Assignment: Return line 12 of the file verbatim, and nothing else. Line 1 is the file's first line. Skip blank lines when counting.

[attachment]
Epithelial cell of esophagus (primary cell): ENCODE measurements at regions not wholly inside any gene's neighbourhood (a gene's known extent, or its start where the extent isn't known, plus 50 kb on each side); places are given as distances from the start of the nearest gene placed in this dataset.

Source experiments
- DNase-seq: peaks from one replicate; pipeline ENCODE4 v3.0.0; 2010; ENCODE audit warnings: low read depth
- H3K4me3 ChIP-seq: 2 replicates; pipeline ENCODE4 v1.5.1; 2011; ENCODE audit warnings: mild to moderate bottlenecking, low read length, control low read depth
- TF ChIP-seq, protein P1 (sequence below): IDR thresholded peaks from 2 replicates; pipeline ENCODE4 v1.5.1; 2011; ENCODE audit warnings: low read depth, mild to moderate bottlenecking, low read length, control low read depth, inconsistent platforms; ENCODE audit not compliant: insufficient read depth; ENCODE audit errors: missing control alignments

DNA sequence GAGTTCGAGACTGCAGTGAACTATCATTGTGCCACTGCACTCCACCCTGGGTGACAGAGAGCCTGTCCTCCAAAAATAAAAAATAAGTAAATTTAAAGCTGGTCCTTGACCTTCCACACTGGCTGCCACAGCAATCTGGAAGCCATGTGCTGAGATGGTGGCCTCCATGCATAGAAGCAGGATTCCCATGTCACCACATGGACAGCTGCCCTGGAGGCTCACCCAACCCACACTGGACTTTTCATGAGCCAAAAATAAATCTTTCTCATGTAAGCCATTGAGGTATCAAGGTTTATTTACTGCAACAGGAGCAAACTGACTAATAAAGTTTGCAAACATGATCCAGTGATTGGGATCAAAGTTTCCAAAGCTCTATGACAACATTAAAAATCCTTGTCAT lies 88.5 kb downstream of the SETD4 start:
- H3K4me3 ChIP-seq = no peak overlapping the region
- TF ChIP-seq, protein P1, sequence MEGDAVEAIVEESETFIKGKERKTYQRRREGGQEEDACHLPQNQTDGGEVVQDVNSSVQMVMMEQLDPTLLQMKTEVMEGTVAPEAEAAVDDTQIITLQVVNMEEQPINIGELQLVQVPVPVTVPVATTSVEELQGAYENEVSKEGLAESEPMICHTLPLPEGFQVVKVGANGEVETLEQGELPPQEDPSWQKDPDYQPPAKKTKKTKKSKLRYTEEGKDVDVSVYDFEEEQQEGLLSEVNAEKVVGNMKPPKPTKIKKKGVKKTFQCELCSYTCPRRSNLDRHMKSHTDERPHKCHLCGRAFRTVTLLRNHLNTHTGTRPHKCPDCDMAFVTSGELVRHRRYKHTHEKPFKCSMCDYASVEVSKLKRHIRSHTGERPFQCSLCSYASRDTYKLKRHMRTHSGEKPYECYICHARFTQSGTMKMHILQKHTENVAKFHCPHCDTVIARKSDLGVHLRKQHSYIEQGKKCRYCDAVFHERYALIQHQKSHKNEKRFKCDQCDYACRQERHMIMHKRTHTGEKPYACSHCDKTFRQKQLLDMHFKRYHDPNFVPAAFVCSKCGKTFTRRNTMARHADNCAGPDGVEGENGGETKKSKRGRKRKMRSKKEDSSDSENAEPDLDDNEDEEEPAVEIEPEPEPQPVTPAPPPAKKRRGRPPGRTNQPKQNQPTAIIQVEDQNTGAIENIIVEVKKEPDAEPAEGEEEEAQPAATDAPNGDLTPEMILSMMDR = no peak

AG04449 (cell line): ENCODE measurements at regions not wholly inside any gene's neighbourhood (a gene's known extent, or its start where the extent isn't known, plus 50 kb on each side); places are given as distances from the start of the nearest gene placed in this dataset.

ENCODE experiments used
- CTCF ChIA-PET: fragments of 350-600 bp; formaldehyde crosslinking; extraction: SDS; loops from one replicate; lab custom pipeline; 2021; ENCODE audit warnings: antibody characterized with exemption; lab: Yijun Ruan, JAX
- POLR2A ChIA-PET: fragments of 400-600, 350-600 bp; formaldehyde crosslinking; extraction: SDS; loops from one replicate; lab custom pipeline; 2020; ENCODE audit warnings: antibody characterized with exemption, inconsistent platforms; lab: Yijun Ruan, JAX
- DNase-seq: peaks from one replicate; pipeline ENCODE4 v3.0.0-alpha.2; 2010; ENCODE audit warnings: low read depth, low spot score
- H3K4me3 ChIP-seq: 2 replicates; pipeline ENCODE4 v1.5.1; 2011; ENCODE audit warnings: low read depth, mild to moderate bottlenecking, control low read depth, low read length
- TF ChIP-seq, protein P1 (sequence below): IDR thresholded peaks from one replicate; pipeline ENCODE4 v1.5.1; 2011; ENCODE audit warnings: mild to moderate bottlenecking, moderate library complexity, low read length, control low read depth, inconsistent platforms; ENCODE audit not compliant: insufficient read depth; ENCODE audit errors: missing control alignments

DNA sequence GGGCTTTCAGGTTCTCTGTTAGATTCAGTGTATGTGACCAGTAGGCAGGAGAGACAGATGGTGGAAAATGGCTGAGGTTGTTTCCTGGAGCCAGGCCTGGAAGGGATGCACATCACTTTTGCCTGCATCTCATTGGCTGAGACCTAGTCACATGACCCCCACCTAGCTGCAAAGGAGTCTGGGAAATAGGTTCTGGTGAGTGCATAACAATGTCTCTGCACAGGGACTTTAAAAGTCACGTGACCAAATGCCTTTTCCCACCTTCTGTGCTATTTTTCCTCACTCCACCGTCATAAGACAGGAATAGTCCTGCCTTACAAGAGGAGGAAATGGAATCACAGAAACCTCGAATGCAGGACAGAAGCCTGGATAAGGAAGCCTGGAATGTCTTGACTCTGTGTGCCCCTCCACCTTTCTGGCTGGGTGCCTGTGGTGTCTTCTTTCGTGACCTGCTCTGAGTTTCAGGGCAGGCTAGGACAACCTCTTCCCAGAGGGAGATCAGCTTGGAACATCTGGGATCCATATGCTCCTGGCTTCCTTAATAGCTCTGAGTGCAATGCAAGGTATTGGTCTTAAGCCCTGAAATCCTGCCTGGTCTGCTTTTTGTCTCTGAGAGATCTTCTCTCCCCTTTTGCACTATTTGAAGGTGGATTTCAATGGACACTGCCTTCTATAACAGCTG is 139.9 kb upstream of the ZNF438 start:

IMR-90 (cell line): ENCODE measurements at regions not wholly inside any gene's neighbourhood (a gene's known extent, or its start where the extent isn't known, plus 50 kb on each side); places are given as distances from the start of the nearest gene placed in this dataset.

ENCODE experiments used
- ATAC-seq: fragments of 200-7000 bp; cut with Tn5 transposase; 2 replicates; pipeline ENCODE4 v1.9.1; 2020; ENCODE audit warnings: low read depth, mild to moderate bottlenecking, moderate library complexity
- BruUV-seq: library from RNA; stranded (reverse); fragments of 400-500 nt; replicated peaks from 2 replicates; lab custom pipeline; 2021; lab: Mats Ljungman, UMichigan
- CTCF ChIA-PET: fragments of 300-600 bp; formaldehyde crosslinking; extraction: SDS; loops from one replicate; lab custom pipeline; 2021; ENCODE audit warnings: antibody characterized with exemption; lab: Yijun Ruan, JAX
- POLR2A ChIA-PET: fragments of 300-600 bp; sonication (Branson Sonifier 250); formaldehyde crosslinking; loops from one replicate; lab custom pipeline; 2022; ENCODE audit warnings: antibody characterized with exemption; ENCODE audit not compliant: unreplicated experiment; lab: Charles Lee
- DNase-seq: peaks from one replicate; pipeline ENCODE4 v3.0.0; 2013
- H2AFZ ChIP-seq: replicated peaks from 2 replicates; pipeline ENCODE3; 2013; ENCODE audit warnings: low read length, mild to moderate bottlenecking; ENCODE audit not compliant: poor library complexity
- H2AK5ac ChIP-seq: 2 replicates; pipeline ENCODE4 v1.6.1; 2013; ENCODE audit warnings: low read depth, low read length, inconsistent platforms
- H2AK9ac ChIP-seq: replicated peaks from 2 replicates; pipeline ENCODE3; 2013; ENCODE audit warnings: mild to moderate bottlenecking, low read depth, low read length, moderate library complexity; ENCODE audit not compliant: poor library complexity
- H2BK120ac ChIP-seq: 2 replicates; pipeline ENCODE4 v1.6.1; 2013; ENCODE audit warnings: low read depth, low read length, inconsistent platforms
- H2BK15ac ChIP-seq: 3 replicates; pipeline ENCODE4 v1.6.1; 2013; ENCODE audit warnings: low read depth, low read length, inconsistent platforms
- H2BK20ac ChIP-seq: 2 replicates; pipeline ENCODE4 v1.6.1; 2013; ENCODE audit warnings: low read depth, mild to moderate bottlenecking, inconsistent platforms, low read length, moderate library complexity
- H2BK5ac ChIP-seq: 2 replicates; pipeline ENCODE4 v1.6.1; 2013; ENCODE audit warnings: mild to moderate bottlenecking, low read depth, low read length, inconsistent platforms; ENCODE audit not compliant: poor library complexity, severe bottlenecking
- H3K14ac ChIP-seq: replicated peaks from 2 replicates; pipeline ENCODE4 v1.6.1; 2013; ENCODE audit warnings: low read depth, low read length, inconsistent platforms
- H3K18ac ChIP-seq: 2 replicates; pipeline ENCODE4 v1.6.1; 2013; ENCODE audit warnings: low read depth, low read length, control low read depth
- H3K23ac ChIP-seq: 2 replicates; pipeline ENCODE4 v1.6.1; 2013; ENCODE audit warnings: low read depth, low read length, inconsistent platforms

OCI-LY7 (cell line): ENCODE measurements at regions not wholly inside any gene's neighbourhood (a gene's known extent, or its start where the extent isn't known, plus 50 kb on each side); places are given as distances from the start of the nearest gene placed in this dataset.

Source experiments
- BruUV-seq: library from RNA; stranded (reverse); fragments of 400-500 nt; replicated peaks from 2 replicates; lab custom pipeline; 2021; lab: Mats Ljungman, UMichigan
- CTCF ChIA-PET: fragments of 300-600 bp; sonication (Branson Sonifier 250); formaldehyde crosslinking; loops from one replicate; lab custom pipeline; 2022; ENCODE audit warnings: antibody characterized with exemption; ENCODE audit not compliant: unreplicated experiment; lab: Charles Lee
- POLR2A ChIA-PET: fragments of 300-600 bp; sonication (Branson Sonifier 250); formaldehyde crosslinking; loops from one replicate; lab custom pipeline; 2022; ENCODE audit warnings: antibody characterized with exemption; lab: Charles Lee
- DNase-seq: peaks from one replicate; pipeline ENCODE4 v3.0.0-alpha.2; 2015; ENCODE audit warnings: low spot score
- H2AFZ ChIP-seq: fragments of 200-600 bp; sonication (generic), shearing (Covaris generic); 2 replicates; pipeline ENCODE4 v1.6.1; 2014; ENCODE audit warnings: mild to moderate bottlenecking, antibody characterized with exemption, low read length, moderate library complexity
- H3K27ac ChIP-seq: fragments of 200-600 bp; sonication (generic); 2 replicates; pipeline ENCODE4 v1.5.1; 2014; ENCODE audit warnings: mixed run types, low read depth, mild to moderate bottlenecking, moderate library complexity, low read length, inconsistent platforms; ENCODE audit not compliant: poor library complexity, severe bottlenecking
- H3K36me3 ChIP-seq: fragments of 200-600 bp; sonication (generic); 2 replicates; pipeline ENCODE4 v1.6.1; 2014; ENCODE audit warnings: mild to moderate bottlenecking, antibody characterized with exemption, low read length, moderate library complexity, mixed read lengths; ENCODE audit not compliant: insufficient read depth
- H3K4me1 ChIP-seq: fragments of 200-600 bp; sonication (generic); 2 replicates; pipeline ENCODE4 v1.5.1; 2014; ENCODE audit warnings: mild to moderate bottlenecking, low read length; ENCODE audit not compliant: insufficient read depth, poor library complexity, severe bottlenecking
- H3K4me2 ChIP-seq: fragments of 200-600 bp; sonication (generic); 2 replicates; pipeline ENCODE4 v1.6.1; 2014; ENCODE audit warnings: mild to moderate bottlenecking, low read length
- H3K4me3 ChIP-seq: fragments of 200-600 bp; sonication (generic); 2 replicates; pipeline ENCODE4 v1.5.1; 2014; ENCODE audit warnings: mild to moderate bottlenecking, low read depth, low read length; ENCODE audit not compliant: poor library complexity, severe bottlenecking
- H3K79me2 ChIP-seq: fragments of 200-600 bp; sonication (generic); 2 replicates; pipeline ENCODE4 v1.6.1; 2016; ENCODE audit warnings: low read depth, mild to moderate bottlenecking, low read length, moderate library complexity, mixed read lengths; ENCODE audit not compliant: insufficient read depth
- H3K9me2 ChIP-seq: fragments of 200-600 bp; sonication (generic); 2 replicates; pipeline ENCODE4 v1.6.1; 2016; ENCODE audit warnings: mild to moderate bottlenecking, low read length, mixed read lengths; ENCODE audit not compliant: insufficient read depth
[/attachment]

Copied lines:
- POLR2A ChIA-PET: fragments of 400-600, 350-600 bp; formaldehyde crosslinking; extraction: SDS; loops from one replicate; lab custom pipeline; 2020; ENCODE audit warnings: antibody characterized with exemption, inconsistent platforms; lab: Yijun Ruan, JAX